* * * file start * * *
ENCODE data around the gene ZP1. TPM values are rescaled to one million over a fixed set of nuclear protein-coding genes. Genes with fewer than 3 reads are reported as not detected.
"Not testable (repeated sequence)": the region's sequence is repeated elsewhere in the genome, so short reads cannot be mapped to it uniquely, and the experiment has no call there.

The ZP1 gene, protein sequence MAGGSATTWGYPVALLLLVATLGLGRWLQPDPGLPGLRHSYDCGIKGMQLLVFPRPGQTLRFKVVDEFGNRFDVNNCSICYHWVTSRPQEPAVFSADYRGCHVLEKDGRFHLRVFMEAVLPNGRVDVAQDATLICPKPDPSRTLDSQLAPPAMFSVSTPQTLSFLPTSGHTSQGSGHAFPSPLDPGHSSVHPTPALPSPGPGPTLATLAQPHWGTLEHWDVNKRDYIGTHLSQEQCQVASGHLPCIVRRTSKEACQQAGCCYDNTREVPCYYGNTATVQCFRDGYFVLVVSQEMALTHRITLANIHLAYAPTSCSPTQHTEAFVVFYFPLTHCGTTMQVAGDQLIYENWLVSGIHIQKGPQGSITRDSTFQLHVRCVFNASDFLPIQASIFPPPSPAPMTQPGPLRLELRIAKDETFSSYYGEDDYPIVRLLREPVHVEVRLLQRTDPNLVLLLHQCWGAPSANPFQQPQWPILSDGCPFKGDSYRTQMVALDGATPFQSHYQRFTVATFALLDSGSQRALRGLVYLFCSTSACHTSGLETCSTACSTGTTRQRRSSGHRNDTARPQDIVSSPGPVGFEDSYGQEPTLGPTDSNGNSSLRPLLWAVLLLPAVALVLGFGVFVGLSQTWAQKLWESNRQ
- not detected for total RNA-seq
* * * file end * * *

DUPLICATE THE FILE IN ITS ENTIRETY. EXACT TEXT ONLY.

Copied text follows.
ENCODE data around the gene ZP1. TPM values are rescaled to one million over a fixed set of nuclear protein-coding genes. Genes with fewer than 3 reads are reported as not detected.
"Not testable (repeated sequence)": the region's sequence is repeated elsewhere in the genome, so short reads cannot be mapped to it uniquely, and the experiment has no call there.

The ZP1 gene, protein sequence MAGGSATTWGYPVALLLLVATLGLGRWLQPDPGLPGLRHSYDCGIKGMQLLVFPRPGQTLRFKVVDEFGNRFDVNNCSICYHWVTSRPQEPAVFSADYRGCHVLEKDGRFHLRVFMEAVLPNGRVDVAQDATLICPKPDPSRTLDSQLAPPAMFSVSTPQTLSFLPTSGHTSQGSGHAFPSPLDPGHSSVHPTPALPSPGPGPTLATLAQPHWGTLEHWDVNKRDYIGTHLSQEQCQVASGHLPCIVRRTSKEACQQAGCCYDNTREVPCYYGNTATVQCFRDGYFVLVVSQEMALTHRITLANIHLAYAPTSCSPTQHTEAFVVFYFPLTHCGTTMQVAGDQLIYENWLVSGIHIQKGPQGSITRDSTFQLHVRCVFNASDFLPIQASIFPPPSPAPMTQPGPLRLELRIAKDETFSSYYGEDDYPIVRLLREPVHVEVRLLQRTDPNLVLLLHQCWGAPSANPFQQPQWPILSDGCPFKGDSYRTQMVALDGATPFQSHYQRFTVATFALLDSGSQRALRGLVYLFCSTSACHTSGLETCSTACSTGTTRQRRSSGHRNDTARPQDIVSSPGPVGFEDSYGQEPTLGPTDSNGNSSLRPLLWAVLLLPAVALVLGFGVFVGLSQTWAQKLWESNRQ
- not detected for total RNA-seq